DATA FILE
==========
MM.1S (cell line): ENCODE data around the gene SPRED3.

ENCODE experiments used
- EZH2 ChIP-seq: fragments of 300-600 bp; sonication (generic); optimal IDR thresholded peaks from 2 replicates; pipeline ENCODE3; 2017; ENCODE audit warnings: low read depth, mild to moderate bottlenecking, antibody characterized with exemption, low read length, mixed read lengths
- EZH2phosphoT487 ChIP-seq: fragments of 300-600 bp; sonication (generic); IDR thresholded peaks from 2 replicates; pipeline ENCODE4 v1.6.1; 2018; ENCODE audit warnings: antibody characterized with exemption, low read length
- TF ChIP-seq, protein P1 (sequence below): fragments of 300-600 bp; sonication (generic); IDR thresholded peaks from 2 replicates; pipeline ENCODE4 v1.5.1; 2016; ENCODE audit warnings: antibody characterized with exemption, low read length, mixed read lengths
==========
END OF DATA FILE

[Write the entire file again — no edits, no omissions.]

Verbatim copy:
MM.1S (cell line): ENCODE data around the gene SPRED3.

ENCODE experiments used
- EZH2 ChIP-seq: fragments of 300-600 bp; sonication (generic); optimal IDR thresholded peaks from 2 replicates; pipeline ENCODE3; 2017; ENCODE audit warnings: low read depth, mild to moderate bottlenecking, antibody characterized with exemption, low read length, mixed read lengths
- EZH2phosphoT487 ChIP-seq: fragments of 300-600 bp; sonication (generic); IDR thresholded peaks from 2 replicates; pipeline ENCODE4 v1.6.1; 2018; ENCODE audit warnings: antibody characterized with exemption, low read length
- TF ChIP-seq, protein P1 (sequence below): fragments of 300-600 bp; sonication (generic); IDR thresholded peaks from 2 replicates; pipeline ENCODE4 v1.5.1; 2016; ENCODE audit warnings: antibody characterized with exemption, low read length, mixed read lengths